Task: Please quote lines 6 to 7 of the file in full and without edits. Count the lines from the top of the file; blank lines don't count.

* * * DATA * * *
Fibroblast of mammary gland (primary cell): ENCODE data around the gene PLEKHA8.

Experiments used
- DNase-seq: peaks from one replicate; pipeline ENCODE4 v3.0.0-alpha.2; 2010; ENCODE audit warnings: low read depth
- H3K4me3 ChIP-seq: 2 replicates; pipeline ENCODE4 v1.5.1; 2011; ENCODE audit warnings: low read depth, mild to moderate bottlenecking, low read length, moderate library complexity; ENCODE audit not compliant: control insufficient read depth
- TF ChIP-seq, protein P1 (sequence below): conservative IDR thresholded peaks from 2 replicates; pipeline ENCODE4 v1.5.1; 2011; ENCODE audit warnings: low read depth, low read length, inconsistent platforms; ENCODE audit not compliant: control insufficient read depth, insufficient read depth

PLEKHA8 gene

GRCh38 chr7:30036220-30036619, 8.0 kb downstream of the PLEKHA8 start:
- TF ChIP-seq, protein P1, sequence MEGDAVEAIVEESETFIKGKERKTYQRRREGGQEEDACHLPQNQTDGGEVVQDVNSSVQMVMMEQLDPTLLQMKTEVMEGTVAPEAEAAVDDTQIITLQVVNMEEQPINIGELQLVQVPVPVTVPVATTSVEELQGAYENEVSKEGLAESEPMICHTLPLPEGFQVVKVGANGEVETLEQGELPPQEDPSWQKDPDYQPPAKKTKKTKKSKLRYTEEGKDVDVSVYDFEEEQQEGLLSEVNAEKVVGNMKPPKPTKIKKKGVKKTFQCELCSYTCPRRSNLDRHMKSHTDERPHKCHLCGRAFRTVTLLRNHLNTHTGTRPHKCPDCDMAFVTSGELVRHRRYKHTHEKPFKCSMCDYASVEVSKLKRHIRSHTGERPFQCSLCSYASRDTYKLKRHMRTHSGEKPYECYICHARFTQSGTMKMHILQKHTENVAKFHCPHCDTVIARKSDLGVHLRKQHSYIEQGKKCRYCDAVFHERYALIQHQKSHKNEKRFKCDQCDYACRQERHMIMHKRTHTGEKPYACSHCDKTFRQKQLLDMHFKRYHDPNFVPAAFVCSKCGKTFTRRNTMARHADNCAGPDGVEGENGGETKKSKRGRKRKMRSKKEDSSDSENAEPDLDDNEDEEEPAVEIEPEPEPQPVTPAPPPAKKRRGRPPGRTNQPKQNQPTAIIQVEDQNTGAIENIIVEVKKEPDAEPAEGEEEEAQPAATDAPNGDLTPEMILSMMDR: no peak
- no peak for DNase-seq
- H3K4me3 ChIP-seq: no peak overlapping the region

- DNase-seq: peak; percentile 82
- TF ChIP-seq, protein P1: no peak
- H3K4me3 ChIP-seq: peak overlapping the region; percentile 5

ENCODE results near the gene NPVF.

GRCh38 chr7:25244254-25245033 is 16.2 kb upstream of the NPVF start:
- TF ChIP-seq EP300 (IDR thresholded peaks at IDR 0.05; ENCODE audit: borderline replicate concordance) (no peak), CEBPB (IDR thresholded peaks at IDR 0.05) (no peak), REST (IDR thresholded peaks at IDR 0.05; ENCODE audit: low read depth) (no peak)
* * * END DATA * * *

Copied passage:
PLEKHA8 gene

GRCh38 chr7:30036220-30036619, 8.0 kb downstream of the PLEKHA8 start: